The old bargain, where the business owner takes on all the risk and all the responsibility for the entire share of any eventual profits, isn’t always a favorable one for owners. Because labor is far and away the highest cost in any restaurant, many owners attempt to keep costs down by working inhuman hours.

Eric Sze, a co-owner of Manhattan’s 886 Restaurant, told Eater in 2021 that he considers himself a “very lucky owner,” because he was able to find staff after pandemic restrictions eased up. Eater also shared that he and “his co-owner, Andy Chuang, usually end up working around 18 hours a day, paying themselves $60,000 per year, but frequently will forgo a salary some weeks to make ends meet.” Another pair of owners reported not having paid themselves at all since opening earlier that year. Still another owner reported that his servers and bartenders typically made more money than him.

While they are not technically workers, in the sense that they do not sell their labor for wages, these owners are still working their asses off. You might think that would put them in solidarity with the people they’re mucking out drains and cleaning up spills with, but small restaurant owners were some of the most vociferous opponents of Seattle’s 2014 minimum wage hike to $15 per hour.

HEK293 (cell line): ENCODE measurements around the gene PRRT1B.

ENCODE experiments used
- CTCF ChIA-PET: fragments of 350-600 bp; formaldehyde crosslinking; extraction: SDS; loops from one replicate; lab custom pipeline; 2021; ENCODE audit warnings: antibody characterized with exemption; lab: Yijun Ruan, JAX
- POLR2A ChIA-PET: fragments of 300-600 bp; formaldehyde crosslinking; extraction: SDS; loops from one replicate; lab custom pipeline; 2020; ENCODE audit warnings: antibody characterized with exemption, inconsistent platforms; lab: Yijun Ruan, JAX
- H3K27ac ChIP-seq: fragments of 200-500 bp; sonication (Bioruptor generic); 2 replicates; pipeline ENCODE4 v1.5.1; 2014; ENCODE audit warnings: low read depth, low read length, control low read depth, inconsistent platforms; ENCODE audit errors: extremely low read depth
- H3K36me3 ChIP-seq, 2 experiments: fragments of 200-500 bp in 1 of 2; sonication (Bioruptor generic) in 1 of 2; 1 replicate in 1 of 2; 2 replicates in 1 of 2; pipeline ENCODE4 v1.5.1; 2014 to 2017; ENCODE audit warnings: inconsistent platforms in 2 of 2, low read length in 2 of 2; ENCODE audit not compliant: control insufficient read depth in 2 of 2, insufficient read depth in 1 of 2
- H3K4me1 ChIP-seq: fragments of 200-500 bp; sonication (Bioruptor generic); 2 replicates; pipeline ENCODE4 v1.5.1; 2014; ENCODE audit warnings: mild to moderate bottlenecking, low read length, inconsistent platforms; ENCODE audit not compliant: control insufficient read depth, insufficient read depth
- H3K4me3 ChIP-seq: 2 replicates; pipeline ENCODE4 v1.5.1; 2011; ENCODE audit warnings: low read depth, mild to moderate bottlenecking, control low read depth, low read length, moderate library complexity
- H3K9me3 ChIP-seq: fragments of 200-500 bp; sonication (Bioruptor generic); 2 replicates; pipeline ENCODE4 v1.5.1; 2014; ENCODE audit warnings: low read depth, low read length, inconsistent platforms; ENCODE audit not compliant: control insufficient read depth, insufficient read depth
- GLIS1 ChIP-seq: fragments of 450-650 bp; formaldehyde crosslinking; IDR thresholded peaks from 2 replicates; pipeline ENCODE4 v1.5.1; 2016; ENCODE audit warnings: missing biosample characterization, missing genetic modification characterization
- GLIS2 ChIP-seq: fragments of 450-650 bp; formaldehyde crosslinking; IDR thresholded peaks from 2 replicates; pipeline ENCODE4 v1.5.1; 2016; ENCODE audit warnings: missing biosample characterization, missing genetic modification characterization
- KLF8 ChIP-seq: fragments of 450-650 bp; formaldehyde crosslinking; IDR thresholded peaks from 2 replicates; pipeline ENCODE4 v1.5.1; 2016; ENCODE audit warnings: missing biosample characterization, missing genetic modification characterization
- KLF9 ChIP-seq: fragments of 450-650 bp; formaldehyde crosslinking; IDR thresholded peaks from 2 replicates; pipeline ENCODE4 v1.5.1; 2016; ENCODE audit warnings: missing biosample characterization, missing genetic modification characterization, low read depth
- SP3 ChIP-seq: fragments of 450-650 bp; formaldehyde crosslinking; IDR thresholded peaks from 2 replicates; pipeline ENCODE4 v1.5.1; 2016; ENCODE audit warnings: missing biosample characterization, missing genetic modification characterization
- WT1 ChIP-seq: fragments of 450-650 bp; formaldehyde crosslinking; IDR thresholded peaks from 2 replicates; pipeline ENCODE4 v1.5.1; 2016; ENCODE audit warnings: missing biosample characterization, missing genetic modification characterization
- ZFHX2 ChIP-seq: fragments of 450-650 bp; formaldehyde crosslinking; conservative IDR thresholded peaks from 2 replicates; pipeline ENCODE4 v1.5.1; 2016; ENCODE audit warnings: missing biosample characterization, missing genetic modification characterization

What if, instead of being the backstop, the one who has to show up and shell out for a broken dishwasher or cover a shift last-minute, they were one of many people willing to do whatever it takes to make things work? Burnout is a crisis across the restaurant industry, but especially so for owners of small restaurants. It doesn’t get as much attention, perhaps because we Americans love the idea of someone killing themselves for a profit, but it’s not always good to be the boss.

That said, one of the most beautiful things about the classic indie restaurant model is that it allows for a lot of self expression. Really cool restaurants are often the result of one person’s vision, developed and honed over a lifetime in the industry. Again, that creative labor has value. But by valuing equally the more mundane labor of the people helping to realize that vision, owners — or perhaps founders would be a better word here — can free themselves from the prison of individualism they’re currently trapped in.

‘It’s Possible’

If it sounds like I’m singing the praises of the collective ownership model, it’s because I am. As someone who has worked in almost every type of restaurant — from dive bars on up to ones with James Beard awards — I had yet to see a solution to what always seemed like the intractable, unconscionable inequities plaguing the industry. I’ve loved working in restaurants but have had to put so many things out of my mind to do it.

From left, Maggie Rodriguez, Jessi Clark and Charles “Tommy” Tomasson, back-of-house workers at Jude’s, enjoy fair pay. (Photo: Matthew Browning)

Is it fair that the dishwashers are mostly immigrants and they all make a third of what I do and work three times as long? No. Is it fair that a white man makes vastly more than a woman of color in the industry? No. But I always thought there wasn’t much I could do about it. It was inevitable that the contradictions of capitalism, perpetuated by the capitalists in charge of our restaurant industry, would continue unchecked until the industry collapsed.